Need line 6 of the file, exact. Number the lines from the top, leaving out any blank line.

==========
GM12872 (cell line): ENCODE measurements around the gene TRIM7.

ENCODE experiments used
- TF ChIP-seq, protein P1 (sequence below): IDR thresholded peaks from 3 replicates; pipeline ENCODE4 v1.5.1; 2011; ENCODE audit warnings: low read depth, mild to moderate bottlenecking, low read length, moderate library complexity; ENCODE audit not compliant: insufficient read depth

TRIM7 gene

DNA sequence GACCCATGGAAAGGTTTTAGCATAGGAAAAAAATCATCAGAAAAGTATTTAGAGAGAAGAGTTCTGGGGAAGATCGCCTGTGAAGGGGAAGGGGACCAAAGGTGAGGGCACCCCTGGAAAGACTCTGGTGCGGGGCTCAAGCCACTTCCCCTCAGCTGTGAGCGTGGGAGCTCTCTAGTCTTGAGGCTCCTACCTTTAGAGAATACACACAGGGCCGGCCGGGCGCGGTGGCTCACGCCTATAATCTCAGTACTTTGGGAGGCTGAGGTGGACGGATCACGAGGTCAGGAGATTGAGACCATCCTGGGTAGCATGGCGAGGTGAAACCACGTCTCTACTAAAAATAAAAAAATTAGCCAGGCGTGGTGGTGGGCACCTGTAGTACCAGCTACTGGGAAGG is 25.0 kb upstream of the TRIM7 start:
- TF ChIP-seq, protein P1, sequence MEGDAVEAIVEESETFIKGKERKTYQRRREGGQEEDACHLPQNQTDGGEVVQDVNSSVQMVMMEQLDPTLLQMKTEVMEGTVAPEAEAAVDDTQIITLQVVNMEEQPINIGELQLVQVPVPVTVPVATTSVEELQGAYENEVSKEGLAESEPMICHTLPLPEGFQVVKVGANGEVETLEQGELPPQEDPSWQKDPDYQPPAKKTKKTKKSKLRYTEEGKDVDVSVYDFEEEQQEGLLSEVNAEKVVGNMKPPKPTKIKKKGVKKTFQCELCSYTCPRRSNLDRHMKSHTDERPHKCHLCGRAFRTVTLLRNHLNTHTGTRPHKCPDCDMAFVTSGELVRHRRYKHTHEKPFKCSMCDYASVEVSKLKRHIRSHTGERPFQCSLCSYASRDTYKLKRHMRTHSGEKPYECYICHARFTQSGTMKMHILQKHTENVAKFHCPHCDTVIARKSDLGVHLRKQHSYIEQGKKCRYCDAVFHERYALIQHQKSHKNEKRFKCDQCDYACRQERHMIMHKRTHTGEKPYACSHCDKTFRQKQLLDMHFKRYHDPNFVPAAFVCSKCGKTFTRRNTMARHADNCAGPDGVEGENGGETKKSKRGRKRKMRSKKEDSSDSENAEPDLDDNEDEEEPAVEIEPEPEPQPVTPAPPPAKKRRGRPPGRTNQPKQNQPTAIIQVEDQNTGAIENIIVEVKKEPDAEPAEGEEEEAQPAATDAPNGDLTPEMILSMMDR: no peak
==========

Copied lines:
- TF ChIP-seq, protein P1, sequence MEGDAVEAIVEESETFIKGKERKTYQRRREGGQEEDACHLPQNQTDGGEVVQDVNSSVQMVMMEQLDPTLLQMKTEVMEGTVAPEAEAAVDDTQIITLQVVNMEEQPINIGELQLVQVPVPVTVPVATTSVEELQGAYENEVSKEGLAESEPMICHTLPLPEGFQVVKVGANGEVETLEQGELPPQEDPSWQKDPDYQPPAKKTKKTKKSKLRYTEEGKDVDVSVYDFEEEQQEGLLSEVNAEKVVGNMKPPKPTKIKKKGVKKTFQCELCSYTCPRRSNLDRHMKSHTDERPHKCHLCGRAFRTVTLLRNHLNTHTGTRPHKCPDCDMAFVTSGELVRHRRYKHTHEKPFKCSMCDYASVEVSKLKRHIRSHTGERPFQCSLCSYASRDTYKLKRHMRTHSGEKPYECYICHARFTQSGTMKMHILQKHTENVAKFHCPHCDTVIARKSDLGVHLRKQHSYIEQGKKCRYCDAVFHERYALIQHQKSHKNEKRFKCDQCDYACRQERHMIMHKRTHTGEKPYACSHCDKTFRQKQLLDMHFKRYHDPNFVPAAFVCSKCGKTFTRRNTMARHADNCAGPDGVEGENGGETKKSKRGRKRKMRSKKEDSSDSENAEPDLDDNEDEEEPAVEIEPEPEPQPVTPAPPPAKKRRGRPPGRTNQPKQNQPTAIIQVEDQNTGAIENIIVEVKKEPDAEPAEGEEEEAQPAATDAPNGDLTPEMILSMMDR: no peak